Monday, March 27, 2006

Not that kind of angel

This week's New Yorker fiction is "A Better Angel," by Chris Adrian. Adrian is the author of Gob's Grief, referred to everywhere as "a masterpiece of restrospective mythology." As of 2001, when the novel was published, he was also a medical student.

This story is about a drug-addicted young doctor (the narrator) who has his own personal angel. The angel first appears when the narrator is a boy, just before he is attacked by a swarm of yellow jackets, and then again in the hospital, where he is getting his first in a long line of fixes, a Benadryl IV.
But when we were alone, and she stood silently at the foot of my bed, looking strange not just on account of the wings but because she was dressed as a doctor, with a white coat and a stethoscope and her hair done up in a smart bun, I asked her why she hadn’t warned me about the wasps. “I’m not that kind of angel,” she said.
So what kind of angel is she? One who constantly tells him he is destined for greatness and just as constantly berates him for his mistakes. Sounds a lot like a mother; the narrator's mother, coincidentally, is never mentioned in the story. The narrator's sisters are mentioned, however; I'm not sure if they're based on the Gorgons or the Harpies, but there definitely seem to be a few references to Greek myth thrown around.
My sisters were all much older and hated to have me underfoot, so they’d draw fake maps, age them by beating them in the sand with a baseball bat and burning them around the edges, then send me off on quests. I fell for this sort of thing for years.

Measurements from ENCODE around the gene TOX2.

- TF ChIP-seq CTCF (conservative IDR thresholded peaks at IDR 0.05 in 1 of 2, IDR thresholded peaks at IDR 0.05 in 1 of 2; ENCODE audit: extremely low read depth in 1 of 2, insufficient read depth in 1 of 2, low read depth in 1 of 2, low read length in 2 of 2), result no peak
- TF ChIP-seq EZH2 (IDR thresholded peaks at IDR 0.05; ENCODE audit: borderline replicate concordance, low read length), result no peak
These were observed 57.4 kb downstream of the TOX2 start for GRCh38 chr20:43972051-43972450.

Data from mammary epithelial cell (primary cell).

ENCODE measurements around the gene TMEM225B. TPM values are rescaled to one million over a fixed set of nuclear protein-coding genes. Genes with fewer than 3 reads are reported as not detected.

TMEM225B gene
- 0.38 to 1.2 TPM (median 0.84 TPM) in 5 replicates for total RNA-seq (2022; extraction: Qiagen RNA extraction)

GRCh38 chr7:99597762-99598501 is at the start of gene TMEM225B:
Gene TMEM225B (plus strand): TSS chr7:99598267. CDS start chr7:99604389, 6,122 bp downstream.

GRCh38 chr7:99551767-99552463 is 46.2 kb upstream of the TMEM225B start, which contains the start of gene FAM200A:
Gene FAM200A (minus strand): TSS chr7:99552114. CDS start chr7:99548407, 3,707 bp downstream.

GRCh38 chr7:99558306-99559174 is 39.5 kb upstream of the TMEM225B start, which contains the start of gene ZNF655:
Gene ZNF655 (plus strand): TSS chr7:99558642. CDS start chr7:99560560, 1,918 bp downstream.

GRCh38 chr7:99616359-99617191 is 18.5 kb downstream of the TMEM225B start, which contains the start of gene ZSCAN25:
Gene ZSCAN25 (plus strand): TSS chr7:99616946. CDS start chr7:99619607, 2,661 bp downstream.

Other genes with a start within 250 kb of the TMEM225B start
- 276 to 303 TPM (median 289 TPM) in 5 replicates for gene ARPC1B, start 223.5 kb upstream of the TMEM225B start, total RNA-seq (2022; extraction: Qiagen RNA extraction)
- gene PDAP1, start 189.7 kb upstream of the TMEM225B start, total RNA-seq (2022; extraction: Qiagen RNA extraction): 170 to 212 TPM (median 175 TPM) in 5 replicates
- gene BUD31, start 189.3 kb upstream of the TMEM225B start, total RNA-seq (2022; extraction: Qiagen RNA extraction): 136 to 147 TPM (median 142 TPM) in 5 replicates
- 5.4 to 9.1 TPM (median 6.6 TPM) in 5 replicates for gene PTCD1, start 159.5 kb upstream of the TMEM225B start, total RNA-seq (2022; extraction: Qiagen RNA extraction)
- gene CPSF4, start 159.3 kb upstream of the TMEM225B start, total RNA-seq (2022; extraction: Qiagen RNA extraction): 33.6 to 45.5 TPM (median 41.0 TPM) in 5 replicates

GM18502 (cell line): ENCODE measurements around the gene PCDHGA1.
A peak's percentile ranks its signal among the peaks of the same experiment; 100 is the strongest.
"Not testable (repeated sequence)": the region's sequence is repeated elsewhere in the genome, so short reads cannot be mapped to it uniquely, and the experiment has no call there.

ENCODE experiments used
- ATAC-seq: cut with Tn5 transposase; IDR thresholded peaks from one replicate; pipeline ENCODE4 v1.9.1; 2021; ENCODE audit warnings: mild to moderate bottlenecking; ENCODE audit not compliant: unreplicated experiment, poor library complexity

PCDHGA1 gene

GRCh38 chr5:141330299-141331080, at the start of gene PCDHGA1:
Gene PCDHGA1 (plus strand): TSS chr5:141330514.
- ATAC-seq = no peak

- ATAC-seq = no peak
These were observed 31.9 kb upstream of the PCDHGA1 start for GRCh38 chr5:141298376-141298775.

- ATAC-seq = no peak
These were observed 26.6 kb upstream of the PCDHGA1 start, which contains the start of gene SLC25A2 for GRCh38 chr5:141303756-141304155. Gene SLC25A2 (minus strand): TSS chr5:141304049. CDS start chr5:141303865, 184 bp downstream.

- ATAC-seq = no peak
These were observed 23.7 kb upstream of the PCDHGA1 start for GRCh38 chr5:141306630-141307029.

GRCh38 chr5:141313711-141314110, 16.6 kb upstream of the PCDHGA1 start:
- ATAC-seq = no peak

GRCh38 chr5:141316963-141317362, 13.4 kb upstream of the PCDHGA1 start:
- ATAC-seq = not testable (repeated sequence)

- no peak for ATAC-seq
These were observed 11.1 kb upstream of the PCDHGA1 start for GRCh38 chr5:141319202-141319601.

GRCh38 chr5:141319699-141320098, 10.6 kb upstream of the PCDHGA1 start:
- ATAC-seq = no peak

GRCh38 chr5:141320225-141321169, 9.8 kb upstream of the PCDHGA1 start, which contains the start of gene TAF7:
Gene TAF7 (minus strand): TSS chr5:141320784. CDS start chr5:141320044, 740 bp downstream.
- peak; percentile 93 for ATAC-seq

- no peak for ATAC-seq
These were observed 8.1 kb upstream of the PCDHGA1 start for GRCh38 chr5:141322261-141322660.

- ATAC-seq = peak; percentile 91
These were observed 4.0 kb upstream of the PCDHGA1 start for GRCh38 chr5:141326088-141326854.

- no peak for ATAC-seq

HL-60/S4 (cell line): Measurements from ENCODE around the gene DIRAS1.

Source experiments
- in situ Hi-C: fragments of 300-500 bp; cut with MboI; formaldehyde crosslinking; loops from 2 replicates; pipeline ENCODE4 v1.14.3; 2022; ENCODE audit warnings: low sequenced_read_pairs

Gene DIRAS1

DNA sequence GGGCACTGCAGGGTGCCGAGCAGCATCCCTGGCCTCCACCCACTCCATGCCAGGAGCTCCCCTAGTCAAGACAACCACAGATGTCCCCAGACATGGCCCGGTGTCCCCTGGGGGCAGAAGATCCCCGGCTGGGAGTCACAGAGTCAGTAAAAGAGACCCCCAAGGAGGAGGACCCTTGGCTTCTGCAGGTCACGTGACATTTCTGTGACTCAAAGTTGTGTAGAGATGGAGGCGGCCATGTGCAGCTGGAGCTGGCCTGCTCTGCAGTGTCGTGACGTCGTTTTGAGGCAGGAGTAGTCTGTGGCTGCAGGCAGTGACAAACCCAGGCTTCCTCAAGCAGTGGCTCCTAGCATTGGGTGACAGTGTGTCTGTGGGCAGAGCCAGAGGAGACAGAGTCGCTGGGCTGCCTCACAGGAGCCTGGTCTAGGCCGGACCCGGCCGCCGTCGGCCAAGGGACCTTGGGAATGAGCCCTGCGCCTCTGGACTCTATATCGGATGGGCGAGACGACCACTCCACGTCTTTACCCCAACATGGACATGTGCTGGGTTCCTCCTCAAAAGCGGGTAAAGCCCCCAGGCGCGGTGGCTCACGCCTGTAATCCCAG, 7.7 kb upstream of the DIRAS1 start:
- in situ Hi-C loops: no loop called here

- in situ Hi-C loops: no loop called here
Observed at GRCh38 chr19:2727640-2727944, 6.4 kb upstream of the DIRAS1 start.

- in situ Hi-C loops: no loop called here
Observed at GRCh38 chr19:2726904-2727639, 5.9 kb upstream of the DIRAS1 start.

The story is about one more such quest: their father is hospitalized, and the three daughters, all of whom are pregnant, insist that the narrator go take care of the father. He goes, takes his father home to die, shares his father's morphine, and so on.

Are we readers asked to accept the angel literally? Adrian gives us room to view the angel as the narrator's fantasy, or perhaps a drug-induced delusion.
I spent a lot of time amusing myself that way, making up games, inventing friends to play with, since I really had none of my own....

[The angel] was sitting in a tree, gently tapping an orange that hung near her face, making it swing. My imaginary friends were not the kind you could see. I figured her for a smart-aleck picker’s daughter, since it was nearing the end of the season and the groves were full of Guatemalans. She wore a sleeveless yellow dress with a furry kitten face on the front—I remember that very clearly, and remember wondering later how, if she didn’t exist, I could have made that up.
Doesn't that sound like the tactic of a practiced liar? That introduction of a specific detail as evidence that "I couldn't have made it up!" The angel doesn't appear until the day he experiences the "beautiful thick sleep" of the Benadryl drip, and when the narrator does drugs as an adult physician hiding in the bathroom to escape his duties, the angel morphs from angry to mellow, as if it were the angel having a toot. Does that make sense unless the angel exists only in the narrator's imagination?